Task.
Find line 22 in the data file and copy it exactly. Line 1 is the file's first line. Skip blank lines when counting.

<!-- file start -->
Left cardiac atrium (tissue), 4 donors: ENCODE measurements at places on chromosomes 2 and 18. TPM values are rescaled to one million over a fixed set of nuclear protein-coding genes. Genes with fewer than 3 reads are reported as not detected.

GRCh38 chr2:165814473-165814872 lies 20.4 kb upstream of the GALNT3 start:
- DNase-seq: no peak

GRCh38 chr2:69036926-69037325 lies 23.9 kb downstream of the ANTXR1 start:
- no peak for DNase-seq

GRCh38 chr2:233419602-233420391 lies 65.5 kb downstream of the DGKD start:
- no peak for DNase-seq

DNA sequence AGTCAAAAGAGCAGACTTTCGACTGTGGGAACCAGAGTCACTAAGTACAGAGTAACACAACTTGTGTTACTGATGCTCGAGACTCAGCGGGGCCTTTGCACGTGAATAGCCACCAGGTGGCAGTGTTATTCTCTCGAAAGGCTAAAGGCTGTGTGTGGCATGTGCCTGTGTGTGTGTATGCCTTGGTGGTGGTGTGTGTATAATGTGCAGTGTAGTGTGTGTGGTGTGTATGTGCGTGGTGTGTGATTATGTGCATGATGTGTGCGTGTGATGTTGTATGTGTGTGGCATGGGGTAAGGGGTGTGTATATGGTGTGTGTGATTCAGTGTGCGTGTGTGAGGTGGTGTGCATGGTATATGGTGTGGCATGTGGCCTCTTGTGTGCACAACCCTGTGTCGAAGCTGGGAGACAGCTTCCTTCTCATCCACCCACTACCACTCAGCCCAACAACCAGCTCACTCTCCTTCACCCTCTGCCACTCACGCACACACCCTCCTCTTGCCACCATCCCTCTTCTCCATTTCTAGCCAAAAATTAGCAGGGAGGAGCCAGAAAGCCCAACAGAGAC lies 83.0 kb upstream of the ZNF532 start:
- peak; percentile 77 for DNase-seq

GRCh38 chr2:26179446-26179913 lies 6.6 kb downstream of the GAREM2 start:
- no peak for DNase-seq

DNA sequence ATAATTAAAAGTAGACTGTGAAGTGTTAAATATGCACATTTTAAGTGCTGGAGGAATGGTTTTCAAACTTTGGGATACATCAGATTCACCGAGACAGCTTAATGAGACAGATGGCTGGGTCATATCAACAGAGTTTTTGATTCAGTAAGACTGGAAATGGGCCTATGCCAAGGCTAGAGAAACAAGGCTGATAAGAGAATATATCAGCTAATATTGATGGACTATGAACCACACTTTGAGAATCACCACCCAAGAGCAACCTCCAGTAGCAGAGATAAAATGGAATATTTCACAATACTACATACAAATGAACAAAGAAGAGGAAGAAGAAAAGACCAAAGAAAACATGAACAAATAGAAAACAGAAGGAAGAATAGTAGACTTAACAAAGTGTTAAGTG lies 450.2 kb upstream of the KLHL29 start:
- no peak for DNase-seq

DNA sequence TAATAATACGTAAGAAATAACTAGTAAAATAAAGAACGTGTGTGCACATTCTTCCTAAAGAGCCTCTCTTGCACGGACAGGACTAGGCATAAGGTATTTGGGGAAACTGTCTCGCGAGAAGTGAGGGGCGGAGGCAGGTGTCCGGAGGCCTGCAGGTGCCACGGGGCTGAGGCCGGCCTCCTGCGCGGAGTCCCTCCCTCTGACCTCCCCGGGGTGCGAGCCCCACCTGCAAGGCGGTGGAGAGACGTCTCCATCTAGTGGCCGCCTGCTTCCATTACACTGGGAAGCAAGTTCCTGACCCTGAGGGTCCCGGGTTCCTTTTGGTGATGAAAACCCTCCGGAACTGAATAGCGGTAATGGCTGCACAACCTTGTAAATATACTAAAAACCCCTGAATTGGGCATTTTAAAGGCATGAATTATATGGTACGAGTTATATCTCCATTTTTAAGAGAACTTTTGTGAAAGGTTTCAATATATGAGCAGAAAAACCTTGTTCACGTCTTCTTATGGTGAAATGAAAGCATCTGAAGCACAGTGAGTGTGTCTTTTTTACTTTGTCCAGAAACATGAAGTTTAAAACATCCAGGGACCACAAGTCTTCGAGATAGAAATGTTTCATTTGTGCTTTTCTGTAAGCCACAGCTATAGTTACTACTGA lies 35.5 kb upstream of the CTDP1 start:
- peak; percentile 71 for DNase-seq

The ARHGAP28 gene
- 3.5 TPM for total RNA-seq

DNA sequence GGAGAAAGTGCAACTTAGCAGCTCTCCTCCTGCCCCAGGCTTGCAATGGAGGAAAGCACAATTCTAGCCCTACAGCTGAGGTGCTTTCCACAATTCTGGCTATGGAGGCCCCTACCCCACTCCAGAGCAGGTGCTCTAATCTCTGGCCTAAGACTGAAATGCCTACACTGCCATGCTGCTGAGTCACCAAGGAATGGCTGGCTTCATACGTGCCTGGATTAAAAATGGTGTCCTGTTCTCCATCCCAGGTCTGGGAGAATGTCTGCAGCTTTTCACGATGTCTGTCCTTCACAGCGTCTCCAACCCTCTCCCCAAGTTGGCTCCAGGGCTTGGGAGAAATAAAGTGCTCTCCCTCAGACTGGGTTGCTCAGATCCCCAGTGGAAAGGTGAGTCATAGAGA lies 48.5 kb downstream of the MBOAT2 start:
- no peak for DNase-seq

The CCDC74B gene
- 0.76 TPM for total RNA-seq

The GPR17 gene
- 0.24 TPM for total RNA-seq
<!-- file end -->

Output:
The GPR17 gene